Should trucking firm pay family keep its $15.8 million award from illegal truck driver accident claims 4 lifes?
The Texas Supreme Court is being asked to overturn a multi million-dollar verdict against a large company because jurors were improperly told that the gravel truck driver who killed four family members is an illegal immigrant.
Revealing the driver’s immigration status at trail was intended to inflame jurors with prejudicial and irrelevant information, according to attorneys for the Dallas cement hauling company (TXI Transportation Co. v. Hughes). In 2002 the illegal immigrant, driving one of the company’s trucks, drifted into the opposite lane of a Ft. Worth highway and struck a sports utility vehicle occupied by five family members returning from Christmas shopping.
The family’s vehicle scraped along the truck’s side until it emerged spinning and skidding into the path of a full-size pickup, according to news reports. A one-year-old strapped to a car seat was the lone survivor. Family attorneys said the immigration information was presented in court to illustrate that the driver—previously deported and using a fake Social Security—did not have the commercial driver’s license required to operate the truck and that the company did not properly investigate his driving record.
A state appellate court upheld the jury verdict, including the mention of the driver as an illegal immigrant, and now the Texas Supreme Court will rule on the case. During oral arguments at least one Supreme Court Justice revealed that the driver’s legal status should not have been mentioned at trial.
Sarcastically claiming that “the so-called illegal immigrant is the cause of all of society’s problems” Justice David Medina believes the jury was informed of the driver’s immigration status to let it know that “we have an illegal alien over here who may have caused this horrible, horrendous accident and we want you to punish him and disregard the facts.”
For the family to keep its $15.8 million award, the majority of the Supreme Court's nine justices must find that the driver’s illegal status was in fact relevant and not simply an appeal to racial prejudice.
- Anonymous1 decade agoFavorite Answer
I think it's safe to say the jurors should have already been inflamed with the idea that a gravel truck driver killed a family of 4.
It's strange that a fact can't be used in court.
Fact -- Illegal Immigrant...FOUL FOUL FOUL.
Dumbing down the population has it's negatives too...Source(s): Uncle was killed by an illegal immigrant from Mexico who was drunk, drifted off the road, and ran my Uncle over while he was checking the water in his field. I was the first on the scene -- CPR ensued w/ ribs cracking and water bubbling in his lungs. I was 17, he was pronounced dead at the scene. My GPA dropped from a 4.19 to a 1.8. I had to beg my teachers for passing grades. The guy driving the car left it there buried in mud and was found later only b/c he had his pay stub in the glove box. That's the harsh reality I had to face at the expense of securing votes to remain in power and not offending someone who openly breaks the law for fear of political backlash. Guarantee thousands of Americans have similar stories we don't hear about. But the benefits (for politicians) far outweigh the costs of citizens (unless we consider the 13 billion dollars Californian's spend on illegal immigrants, the 10 billion dollars the Federal Government spends on illegal immigrants and the physical and emotional harm the bad-apples amongst them cause.)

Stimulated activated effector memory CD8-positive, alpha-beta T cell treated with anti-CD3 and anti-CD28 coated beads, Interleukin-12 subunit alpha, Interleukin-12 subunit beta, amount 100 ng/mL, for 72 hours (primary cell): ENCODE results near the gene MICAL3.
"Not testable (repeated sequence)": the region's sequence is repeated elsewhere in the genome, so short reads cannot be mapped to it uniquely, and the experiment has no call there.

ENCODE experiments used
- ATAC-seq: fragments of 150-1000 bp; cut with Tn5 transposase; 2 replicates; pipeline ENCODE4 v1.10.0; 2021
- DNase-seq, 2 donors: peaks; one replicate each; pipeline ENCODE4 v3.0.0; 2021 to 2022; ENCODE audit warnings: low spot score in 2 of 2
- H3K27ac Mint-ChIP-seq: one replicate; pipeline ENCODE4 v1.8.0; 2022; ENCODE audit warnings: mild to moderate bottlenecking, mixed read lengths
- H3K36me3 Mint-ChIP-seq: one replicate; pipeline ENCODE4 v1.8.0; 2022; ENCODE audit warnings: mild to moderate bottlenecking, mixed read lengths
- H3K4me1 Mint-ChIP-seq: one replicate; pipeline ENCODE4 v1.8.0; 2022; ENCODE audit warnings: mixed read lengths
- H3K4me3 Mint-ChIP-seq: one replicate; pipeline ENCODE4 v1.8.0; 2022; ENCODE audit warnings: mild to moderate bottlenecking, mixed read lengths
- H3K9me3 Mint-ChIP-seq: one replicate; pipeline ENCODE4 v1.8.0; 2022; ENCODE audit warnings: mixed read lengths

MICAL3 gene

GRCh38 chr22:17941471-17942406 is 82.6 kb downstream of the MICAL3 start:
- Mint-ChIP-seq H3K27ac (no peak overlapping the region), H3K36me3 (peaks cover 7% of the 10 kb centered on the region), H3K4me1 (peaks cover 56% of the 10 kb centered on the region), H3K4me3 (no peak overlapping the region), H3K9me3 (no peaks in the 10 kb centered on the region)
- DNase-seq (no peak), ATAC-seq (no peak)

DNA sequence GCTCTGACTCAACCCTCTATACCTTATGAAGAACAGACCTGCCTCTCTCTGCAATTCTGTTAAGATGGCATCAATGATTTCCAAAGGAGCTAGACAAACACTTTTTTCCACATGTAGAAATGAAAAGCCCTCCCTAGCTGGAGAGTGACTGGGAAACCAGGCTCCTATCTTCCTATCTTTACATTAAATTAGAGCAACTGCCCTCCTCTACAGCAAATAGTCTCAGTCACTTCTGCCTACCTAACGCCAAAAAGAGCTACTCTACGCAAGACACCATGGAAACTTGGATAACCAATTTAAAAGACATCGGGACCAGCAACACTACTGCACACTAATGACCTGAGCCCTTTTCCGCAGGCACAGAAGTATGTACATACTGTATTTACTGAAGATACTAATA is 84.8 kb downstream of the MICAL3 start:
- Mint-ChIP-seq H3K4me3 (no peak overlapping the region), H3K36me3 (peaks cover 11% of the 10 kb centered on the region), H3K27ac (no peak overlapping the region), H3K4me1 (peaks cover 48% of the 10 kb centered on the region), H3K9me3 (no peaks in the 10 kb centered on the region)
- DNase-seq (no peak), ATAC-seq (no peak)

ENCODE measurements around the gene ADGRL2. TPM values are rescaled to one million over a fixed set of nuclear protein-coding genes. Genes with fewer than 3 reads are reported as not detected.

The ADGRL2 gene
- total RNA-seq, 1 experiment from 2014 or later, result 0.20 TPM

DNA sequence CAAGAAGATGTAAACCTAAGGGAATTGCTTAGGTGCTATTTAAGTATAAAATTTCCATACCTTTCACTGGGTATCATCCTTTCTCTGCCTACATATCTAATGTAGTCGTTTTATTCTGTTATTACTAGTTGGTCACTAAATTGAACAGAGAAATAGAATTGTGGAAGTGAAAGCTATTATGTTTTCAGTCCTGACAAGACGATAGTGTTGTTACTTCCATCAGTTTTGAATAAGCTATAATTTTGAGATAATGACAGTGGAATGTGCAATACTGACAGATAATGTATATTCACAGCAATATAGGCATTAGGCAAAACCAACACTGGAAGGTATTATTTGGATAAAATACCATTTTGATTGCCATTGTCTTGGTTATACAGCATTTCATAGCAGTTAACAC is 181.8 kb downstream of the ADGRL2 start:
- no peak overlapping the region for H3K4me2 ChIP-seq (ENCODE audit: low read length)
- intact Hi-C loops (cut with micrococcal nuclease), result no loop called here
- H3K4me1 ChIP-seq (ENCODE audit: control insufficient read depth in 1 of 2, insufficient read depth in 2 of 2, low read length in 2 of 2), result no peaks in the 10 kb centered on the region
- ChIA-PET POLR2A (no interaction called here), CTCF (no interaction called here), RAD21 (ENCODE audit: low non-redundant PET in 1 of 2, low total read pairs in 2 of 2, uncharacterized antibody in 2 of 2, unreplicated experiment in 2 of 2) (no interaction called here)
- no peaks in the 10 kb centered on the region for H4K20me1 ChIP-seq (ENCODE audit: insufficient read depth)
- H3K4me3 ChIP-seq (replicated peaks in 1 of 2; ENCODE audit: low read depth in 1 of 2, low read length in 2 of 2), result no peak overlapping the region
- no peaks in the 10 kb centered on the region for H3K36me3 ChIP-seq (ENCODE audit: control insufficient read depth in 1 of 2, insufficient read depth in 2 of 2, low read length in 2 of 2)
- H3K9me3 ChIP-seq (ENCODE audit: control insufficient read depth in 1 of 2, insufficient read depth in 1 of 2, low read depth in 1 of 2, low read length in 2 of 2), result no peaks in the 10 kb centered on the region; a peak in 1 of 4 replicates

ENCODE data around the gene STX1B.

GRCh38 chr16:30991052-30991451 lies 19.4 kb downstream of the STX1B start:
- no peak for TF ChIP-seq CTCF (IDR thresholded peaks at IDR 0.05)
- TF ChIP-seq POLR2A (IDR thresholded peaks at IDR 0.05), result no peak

- 5 years ago
Illegal immigration causes many problems that's for sure. That is an indisputable fact. Given your estimate of 20 million illegals let's proceed from there. Let's say even 1/3 of them are holding jobs. That's almost 7 million people in the workforce. Contributing to the tax base etc. That would leave 7 million job vacancies. Would our nation be able to handle that many leaving the workforce? Probably not. Would Americans step into these jobs for the pay offered? Probably not. Companies bottom line is profit. Would they raise wages to get Americans to work these jobs? Probably not. More companies would begin to outsource. Thus leaving many Americans out of jobs that now hold jobs. Our entire country would collapse and the Great Depression would look like a cakewalk. As I've said illegal immigration is wrong and needs to stop. But we also need to be realistic on deporting as you say 20 million people. Believe me...It's not going to happen for various reasons. So we must move forward and think of realistic ways to deal with the situation at hand and also insure the illegal situation is stemmed in the future. Better border security and visa systems need to be taken care of first and foremost so the situation doesn't progressively get worse. Once the flow is stopped we can then work on what to do with those already here.
- JanLv 71 decade ago
Yes,they should keep it.
Regardless of his immigration status,he was an employee of the company that owned the truck. They would be responsible whether the driver was here illegally or was a citizen.
The fact that he didn't have the proper drivers license or wasn't even allowed to work in this country just adds to the fact that company is responsible for the deaths.
- 1 decade ago
Yes, the driver could not have a valid texas drivers license. Therefore the driver was not properly trained. The company is liable for it employees, both ability to drive and eligibility to be employed in the United States.Source(s): Common Sense and drove truck for a while.
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- 1 decade ago
Yes , Pay every penny, Be arrested for hiring him
- Anonymous1 decade ago
"award from illegal truck driver" why yes they should, I mean if the truck driver has that kind of money to blow then by all means they should keep it.
"Should trucking firm pay family keep its $15.8 million" can't understand that at all as it makes no sense to me.